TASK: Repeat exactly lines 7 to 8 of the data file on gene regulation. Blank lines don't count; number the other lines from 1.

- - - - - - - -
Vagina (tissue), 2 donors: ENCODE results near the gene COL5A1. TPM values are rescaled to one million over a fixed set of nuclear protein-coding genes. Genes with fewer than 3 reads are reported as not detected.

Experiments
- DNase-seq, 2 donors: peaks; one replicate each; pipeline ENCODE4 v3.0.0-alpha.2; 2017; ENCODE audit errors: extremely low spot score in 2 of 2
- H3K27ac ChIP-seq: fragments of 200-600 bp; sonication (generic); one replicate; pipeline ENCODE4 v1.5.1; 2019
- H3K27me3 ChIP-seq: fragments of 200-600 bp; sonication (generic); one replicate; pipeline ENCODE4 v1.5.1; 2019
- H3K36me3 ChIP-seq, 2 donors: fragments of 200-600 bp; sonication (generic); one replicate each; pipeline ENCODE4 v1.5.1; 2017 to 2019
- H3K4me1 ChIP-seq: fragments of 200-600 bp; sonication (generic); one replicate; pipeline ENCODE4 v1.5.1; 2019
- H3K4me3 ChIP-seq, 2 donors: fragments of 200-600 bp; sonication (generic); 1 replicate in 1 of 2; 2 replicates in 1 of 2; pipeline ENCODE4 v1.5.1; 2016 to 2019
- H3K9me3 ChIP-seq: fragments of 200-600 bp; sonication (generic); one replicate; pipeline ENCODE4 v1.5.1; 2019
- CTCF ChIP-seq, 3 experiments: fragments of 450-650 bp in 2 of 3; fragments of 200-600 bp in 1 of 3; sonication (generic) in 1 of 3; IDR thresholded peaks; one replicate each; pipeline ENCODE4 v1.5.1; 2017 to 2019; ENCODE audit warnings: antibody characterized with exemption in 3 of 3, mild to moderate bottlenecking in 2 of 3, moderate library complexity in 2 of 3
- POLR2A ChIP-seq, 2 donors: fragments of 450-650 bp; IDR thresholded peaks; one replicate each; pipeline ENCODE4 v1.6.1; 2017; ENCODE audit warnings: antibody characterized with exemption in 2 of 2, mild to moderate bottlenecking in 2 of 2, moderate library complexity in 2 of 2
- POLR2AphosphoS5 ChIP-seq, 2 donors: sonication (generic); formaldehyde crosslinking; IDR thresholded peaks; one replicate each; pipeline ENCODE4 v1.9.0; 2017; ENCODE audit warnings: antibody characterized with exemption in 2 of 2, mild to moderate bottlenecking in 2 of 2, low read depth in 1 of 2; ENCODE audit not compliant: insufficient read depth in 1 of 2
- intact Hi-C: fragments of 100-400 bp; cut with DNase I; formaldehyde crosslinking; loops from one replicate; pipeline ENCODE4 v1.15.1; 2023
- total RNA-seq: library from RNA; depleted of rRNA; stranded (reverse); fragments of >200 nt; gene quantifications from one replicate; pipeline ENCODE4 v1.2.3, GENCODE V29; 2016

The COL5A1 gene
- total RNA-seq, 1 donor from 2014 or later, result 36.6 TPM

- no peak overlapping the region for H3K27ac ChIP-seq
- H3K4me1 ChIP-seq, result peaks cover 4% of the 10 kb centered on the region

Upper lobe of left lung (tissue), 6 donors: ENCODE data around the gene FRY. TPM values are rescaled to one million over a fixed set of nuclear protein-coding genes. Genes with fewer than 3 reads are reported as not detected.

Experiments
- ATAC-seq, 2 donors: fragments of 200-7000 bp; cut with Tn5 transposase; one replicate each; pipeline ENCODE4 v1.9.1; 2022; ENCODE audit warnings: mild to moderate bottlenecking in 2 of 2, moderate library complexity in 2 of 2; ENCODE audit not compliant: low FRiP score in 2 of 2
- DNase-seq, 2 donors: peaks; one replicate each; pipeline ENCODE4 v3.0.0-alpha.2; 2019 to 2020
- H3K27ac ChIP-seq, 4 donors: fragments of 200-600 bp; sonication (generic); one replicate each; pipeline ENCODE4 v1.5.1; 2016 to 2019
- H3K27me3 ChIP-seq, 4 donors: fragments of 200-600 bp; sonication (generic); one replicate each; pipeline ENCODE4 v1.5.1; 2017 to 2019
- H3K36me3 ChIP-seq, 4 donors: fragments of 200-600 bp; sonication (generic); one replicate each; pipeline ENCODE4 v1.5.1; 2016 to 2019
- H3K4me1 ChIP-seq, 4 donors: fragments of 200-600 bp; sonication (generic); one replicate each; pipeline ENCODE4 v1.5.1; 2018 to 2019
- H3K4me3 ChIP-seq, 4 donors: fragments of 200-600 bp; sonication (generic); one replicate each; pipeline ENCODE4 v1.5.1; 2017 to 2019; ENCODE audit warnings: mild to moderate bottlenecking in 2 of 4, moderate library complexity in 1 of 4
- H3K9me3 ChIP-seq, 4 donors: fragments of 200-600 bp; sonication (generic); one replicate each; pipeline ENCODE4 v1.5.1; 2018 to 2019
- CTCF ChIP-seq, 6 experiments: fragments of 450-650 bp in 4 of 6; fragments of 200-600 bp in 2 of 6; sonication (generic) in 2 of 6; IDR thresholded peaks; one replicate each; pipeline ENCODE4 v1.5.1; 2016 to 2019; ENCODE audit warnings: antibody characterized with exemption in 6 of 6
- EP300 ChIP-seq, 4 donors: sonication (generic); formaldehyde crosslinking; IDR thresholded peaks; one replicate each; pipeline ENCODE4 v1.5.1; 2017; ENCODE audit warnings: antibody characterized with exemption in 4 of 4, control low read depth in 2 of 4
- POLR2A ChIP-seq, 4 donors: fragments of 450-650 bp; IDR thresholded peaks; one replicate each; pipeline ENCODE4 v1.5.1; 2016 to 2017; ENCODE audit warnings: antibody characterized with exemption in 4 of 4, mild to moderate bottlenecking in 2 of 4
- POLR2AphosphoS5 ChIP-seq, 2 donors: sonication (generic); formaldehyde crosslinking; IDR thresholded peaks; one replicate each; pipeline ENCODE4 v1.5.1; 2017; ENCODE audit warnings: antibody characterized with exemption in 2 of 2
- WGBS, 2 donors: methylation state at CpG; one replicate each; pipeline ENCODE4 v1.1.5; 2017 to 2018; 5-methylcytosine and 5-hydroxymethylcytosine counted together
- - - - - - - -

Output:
- H3K4me1 ChIP-seq: fragments of 200-600 bp; sonication (generic); one replicate; pipeline ENCODE4 v1.5.1; 2019
- H3K4me3 ChIP-seq, 2 donors: fragments of 200-600 bp; sonication (generic); 1 replicate in 1 of 2; 2 replicates in 1 of 2; pipeline ENCODE4 v1.5.1; 2016 to 2019